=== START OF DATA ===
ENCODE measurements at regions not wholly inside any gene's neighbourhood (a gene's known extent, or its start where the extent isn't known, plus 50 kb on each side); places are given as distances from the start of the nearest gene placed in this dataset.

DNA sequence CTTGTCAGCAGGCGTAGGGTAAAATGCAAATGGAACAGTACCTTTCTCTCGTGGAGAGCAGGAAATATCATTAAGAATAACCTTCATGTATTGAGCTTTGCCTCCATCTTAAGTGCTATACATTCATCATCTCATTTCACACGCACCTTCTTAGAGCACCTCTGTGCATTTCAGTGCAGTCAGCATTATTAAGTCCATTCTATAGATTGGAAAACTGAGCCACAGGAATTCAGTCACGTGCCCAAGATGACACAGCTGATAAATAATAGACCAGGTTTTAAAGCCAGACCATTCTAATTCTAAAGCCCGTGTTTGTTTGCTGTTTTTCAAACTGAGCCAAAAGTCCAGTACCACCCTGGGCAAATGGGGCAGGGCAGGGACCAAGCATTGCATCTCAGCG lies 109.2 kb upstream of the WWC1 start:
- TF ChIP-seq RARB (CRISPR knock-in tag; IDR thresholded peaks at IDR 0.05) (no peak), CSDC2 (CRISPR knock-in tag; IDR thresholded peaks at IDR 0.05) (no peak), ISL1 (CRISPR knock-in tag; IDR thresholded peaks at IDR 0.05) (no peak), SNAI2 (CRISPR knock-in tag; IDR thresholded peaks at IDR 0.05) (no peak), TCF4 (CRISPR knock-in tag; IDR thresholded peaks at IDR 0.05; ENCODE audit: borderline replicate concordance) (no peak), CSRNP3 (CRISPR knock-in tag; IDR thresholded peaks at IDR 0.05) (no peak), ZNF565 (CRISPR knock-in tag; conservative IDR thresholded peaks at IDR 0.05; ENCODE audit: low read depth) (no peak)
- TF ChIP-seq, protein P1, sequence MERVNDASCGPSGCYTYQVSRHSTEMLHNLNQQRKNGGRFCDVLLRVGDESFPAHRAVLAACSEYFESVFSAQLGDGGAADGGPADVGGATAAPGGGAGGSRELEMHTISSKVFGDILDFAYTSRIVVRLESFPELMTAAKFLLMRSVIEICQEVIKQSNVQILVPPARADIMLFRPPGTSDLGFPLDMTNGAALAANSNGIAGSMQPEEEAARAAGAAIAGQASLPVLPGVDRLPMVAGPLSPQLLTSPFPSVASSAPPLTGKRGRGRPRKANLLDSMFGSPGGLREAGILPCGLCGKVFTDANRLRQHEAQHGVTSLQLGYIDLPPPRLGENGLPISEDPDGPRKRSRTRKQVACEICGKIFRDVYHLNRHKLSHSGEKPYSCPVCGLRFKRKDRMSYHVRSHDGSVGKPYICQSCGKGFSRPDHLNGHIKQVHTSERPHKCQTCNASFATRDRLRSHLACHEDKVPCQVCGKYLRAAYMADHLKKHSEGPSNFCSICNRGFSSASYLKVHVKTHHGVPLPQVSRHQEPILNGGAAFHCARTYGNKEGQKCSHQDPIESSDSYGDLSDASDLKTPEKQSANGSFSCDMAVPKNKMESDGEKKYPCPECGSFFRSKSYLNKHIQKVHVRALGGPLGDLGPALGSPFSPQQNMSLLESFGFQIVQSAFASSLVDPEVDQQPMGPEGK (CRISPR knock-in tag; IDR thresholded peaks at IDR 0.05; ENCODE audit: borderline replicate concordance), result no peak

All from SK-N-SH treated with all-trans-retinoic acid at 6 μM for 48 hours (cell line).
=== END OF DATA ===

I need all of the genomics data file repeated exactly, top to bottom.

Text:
ENCODE measurements at regions not wholly inside any gene's neighbourhood (a gene's known extent, or its start where the extent isn't known, plus 50 kb on each side); places are given as distances from the start of the nearest gene placed in this dataset.

DNA sequence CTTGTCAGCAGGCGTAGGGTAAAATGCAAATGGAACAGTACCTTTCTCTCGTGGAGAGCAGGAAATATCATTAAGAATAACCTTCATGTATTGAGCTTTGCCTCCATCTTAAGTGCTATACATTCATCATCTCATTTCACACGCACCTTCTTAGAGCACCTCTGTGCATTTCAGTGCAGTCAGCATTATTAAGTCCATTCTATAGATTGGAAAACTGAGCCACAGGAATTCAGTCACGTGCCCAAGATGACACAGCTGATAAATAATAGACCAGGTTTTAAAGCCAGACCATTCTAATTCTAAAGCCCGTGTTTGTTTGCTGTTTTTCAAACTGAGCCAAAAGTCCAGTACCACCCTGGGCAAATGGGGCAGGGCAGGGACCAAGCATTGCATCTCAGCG lies 109.2 kb upstream of the WWC1 start:
- TF ChIP-seq RARB (CRISPR knock-in tag; IDR thresholded peaks at IDR 0.05) (no peak), CSDC2 (CRISPR knock-in tag; IDR thresholded peaks at IDR 0.05) (no peak), ISL1 (CRISPR knock-in tag; IDR thresholded peaks at IDR 0.05) (no peak), SNAI2 (CRISPR knock-in tag; IDR thresholded peaks at IDR 0.05) (no peak), TCF4 (CRISPR knock-in tag; IDR thresholded peaks at IDR 0.05; ENCODE audit: borderline replicate concordance) (no peak), CSRNP3 (CRISPR knock-in tag; IDR thresholded peaks at IDR 0.05) (no peak), ZNF565 (CRISPR knock-in tag; conservative IDR thresholded peaks at IDR 0.05; ENCODE audit: low read depth) (no peak)
- TF ChIP-seq, protein P1, sequence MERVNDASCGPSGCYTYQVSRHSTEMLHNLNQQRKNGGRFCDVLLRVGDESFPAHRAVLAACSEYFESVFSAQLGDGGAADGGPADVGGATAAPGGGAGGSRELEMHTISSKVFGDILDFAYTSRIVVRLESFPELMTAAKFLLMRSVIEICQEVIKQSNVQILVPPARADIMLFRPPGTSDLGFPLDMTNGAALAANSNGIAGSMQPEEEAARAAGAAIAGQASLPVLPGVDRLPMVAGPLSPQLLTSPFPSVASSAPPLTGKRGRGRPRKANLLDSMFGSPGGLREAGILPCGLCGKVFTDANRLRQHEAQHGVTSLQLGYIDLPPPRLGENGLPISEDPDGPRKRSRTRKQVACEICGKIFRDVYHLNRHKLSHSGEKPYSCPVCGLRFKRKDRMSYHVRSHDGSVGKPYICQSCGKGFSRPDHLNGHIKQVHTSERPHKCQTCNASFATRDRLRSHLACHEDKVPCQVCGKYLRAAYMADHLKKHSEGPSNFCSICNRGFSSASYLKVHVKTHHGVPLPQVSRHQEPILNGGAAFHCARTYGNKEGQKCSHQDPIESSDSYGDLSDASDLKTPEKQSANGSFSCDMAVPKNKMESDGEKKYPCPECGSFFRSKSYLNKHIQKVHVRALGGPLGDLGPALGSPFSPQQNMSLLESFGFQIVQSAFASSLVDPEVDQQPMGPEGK (CRISPR knock-in tag; IDR thresholded peaks at IDR 0.05; ENCODE audit: borderline replicate concordance), result no peak

All from SK-N-SH treated with all-trans-retinoic acid at 6 μM for 48 hours (cell line).